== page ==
Getting Started with ARA Portal
ARA provides a cloud platform consisting of wireless and computing resources for researchers to carry out advanced wireless research. Users can login to the platform with credentials and reserve the required resources for specific period of time for executing their wireless experiments. A general workflow of an ARA experiment is shown in the figure below:
The experiment workflow starts with user authentication which allows users to enter the ARA software platform to access the resources. Further, user can check the available resources and reserve the required resources for the experiment for a specified duration of time. Since ARA provides a container-based resource provisioning, users need to create and launch containers on the reserved resources. On launching containers, users can run the experiments in the respective containers. Completing the experiment, users can collect/copy the experiment-related data from container as described in Experiment Data Collection. Further, the containers can be stopped and deleted from the reserved resource. Further, the reserved resources can be released so that they can be added to the free resource pool.
ARA Portal is the primary interface for users to login to ARA environment and explore the resources. Different components of the web-portal are described below.
For better experience with the ARA portal, use Google Chrome (or any derivatives of Chrome) or Mozilla Firefox browser.
The first step for any user for entering the ARA platform is to authenticate using the appropriate credentials, i.e., username and password. Since the primary interface for ARA platform is the web-portal, users need to visit the ARA Portal where they can see the login page with options to provide username and password. ARA Portal enables two methods of authentication: (1) using Globus Auth Single Signon system and (2) using Keystone credentials, i.e., username and password. For Globus Auth-based authentication, a user can login to the ARA platform using their institutional email ID given the institution is listed in GlobusAuth. A snapshot of the ARA login screen is shown below.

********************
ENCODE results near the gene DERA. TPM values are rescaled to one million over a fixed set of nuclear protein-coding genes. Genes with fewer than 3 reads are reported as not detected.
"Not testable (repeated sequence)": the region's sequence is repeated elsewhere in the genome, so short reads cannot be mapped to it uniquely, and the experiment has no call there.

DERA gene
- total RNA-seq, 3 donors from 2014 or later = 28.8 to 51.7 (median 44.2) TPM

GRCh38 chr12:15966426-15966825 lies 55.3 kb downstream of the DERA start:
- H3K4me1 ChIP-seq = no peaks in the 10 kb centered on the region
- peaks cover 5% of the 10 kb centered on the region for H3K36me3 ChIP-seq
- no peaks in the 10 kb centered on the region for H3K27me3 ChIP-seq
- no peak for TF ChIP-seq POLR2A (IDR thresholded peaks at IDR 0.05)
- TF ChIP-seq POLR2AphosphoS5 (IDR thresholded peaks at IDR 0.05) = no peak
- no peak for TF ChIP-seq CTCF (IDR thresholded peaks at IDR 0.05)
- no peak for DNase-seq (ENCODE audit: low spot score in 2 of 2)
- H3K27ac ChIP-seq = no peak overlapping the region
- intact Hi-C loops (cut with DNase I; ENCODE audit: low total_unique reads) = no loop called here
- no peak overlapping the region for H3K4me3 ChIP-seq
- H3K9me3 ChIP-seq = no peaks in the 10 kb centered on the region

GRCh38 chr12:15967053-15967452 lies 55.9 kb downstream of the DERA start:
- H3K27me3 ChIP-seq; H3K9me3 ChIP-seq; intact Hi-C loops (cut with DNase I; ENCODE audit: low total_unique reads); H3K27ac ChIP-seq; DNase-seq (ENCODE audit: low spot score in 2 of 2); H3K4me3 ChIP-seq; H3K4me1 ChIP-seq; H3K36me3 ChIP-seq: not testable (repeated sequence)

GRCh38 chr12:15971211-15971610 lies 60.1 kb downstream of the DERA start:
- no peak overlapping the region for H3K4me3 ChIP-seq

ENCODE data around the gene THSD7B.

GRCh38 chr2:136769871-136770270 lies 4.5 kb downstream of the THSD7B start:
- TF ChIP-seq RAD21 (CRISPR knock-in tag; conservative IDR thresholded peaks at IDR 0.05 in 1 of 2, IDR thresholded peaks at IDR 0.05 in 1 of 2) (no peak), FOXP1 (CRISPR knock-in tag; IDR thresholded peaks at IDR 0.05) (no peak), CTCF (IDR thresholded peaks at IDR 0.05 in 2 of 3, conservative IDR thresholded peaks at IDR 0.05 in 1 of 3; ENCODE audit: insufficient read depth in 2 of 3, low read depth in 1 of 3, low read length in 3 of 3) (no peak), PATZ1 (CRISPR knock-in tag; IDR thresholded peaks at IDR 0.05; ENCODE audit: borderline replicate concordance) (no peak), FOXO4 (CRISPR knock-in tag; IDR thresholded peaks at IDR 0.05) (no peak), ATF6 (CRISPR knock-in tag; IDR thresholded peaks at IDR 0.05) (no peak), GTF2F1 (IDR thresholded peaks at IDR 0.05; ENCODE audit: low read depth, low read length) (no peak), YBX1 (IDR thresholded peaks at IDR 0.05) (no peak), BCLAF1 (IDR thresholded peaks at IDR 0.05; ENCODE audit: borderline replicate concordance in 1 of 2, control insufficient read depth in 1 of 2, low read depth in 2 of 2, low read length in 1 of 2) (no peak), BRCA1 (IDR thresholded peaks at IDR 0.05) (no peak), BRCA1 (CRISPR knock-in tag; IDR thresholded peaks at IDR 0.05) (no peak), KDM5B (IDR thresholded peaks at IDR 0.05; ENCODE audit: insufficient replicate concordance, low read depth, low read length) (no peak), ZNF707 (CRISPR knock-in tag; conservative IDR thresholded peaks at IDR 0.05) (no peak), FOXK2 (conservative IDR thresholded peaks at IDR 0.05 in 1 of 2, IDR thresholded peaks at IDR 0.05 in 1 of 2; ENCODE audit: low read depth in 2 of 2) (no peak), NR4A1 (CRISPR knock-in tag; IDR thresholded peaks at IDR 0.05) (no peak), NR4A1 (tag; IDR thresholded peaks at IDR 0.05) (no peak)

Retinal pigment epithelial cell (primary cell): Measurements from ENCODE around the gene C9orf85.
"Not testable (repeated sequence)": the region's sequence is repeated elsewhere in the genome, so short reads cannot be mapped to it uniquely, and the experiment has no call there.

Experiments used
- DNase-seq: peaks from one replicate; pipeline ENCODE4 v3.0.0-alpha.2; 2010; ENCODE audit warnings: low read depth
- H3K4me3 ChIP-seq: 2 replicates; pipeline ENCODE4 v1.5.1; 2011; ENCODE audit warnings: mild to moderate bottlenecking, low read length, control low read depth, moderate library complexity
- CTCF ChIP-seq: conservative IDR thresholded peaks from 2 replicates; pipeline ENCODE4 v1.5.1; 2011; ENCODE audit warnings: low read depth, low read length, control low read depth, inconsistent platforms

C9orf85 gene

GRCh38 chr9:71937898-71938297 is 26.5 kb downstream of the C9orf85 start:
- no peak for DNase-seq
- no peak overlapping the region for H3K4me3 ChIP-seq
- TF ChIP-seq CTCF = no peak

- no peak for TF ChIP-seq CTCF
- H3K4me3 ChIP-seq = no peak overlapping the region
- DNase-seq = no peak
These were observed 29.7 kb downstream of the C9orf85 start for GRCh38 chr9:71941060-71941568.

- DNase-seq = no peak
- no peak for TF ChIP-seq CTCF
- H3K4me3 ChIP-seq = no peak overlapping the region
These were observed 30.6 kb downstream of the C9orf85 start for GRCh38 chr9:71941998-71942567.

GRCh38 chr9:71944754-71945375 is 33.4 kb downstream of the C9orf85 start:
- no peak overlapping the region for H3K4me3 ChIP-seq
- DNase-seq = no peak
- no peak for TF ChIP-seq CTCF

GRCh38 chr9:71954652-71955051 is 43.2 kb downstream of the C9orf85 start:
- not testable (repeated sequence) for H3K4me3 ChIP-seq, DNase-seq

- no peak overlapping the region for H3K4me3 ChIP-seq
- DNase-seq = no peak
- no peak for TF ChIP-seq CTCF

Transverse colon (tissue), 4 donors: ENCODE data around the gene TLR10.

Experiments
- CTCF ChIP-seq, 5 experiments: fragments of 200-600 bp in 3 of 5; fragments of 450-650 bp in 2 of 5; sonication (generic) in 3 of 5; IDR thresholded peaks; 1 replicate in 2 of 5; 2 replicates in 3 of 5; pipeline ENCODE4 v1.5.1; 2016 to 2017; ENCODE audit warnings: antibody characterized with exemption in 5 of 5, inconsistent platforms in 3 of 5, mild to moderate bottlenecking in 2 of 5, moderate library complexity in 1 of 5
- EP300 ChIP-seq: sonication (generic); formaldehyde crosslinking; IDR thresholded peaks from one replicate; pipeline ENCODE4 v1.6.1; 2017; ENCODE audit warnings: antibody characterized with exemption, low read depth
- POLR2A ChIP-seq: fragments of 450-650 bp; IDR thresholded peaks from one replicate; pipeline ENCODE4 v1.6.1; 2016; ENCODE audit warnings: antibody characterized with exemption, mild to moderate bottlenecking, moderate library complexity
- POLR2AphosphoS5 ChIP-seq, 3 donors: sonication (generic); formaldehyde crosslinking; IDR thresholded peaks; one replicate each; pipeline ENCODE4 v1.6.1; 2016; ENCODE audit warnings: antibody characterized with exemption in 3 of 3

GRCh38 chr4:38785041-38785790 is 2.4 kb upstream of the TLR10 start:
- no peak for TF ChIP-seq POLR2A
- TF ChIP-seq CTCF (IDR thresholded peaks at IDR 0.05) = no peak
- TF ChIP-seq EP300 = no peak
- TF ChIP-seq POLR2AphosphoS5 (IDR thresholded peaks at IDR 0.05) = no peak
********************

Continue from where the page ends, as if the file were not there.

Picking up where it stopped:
In case of GlobusAuth, select your organization from the drop-down list and continue with the authentication procedure. In case if your organization is not listed, you can either use Sign in with Google or Sign in with ORCID ID option.
On login, the user will be taken to an overview page consisting of a dashboard and a description of the usage of available resources as shown below. Each resource is associated with a host computer and the related wireless radios. For example, the user equipment consists of an SDR, Skylark CPE, and COTS (Quectel) radio. The status Available indicates the corresponding device is healthy and ready to be reserved and used. On the other hand, the status In Use represents the device is busy or under testing.
The dashboard primarily consists of three menus: (1) Project, (2) Admin (for project administrators), and (3) Identity.
The Project menu offers users options to explore ARA resources such as compute nodes, storage nodes, base stations, and user equipment. For managing the resources, Project menu provides three sub-menus for Compute, Container, Network, and Reservations.
Compute: The Compute sub-menu provide information on the usage of ARA resources including compute instances, CPU usage, memory usage, network resource (such as floating point IPs) usage.
Containers: The sub-menu is provided for containerized resource management. That is, users can create containers on reserved resources, access the container console, execute experiments, stop containers, and delete the containers. The page corresponding to the Containers tab lists the existing containers from where users can view containers’ information and manage them.
Network: The Network sub-menu is intended at managing the network resources. The Network Topology tab provides a graphical view of existing networks in the project. The Networks tab allows users to create a new network for the project so that the compute resources can communicate each other through the network. The Routers tab allows users to create virtual routers that can connect different networks in the project. The Floating IPs tab enables users to associate external IP, i.e., other than the default IP from the connected virtual network, to their compute resources (containers) so that the compute resources can be accessed from the jump-box node.
Reservations: Before using any resource, users should reserve the resource or a create a lease on the resource. The Lease tab under reservations allow users to view the resources along with their availability (through the host calendar) and create lease on the required resource.